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Successful Film Career vs Getting a Film Job

Kenna wrote, and directed several plays, taught acting for kids. She is a former talent scout and directs or performs.

District 9

District 9

Film Career Paths

Becoming a Makeup Artist

Deciding that she wanted to make this her career in films, Laura got in touch with some major studios. However, they wouldn't hire her because she wasn't a union member, and she needed to have a job to be in the union – the standard problem for most novices wanting film careers.

But, she never gave up. She got smart and contacted several independent movie companies. She did her homework and found out those who work on independent films were not necessarily union members. With some persistence, she managed to talk her way into a job as a makeup assistant on a biker movie, helping the makeup artist do whatever needed to be done.

As these things happened, one thing led to another, and eventually, she got a job working on a horror film, helping to create and do the makeup for the monster in the movie. Although the work wasn't easy, she enjoyed herself.

Today she's still working for independent film companies that produce horror, science fiction, and biking movies. She doesn't have a union card, but she makes a good living at doing what she does best, creating monsters as a career in film.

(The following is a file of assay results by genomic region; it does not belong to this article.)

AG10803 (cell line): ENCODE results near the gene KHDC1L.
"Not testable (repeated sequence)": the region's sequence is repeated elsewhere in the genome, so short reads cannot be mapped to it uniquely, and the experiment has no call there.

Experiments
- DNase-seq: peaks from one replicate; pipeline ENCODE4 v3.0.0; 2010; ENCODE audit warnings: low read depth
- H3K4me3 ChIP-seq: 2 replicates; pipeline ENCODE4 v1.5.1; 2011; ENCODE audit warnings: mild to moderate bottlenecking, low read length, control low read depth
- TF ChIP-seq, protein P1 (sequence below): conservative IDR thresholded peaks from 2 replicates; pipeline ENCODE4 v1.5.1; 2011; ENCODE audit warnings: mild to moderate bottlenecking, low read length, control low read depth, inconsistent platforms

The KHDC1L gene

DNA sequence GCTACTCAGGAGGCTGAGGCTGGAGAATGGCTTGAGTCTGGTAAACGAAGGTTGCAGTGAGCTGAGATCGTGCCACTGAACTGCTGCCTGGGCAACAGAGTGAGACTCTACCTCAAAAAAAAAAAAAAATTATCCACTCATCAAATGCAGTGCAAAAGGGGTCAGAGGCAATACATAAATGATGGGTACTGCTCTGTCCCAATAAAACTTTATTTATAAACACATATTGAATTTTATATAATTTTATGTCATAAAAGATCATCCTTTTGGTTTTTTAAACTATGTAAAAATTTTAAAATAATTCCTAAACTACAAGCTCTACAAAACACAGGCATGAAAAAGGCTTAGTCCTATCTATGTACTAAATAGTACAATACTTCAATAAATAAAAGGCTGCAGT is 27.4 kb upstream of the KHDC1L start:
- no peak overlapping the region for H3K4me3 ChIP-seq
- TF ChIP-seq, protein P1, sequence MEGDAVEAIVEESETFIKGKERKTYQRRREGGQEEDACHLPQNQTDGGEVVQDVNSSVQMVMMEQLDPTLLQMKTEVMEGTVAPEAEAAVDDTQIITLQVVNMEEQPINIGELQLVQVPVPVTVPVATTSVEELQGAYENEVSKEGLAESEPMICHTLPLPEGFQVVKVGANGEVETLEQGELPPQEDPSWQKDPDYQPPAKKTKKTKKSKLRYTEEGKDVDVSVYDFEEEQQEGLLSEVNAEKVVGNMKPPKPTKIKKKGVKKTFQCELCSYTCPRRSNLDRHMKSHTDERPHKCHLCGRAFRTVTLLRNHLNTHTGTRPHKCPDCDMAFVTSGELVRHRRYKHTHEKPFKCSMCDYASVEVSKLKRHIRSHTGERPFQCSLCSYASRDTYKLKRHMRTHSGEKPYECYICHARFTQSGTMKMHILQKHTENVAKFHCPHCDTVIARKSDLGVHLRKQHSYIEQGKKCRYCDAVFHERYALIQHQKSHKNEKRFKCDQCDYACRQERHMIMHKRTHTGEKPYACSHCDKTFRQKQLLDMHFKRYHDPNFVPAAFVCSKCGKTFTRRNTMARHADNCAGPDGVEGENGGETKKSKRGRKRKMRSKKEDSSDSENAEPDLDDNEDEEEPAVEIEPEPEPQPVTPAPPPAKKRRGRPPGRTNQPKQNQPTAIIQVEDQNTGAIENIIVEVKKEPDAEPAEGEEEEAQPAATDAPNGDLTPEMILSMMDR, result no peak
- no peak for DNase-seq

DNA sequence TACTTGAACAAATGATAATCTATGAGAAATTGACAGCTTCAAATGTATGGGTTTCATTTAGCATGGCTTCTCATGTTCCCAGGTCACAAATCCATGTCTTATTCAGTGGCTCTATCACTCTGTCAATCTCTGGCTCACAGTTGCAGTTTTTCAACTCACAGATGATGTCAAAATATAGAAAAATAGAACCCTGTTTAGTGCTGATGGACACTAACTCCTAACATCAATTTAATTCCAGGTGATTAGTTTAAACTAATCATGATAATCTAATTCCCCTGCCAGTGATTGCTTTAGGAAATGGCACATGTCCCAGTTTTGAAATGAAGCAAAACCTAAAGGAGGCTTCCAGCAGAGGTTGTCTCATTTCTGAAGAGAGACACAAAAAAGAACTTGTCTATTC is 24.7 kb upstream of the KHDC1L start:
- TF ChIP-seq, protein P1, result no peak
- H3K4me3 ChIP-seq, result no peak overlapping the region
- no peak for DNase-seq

Laura's advice for those who want to do special effects makeup is to get a job selling cosmetics. "Once you learn the basics," she says, "you can offer to do makeup for school and community theaters, or talk to your friends into letting you practice on them. The important thing," she asserts, "is to practice your craft."

Sound in Film

Sound in Film

Career for Film Production

ADR/Foley Sound Recordist

Mike came out to Hollywood from Chicago. He had no definite plans, yet knew he wanted to work in film. So Mike wandered around, working in temporary jobs in the film business, going to productions feeling awkward and confused with much hesitation and some embarrassing mistakes. He worked as a production assistant until someone offered him a job as a camera assistant.

The camera assistant suited Mike well. He was responsible for keeping track of camera shots. He also learned how to set up the "road map" for editors and other post-production people. The experience helped land the job he has now, an ADR/Foley sound recordist. He was fortunate to be trained in this position, and now it is his permanent job. He is a success story of making it happen in Hollywood.

When Mike started working as an ADR/Foley sound recordist, his company was non-union. Later, the local sound union stepped in to organize the company, and Mike was able to join. Joining the union opened the door to many opportunities for many different jobs. But, his love is ADR/Foley because you have to be patient and detailed-oriented.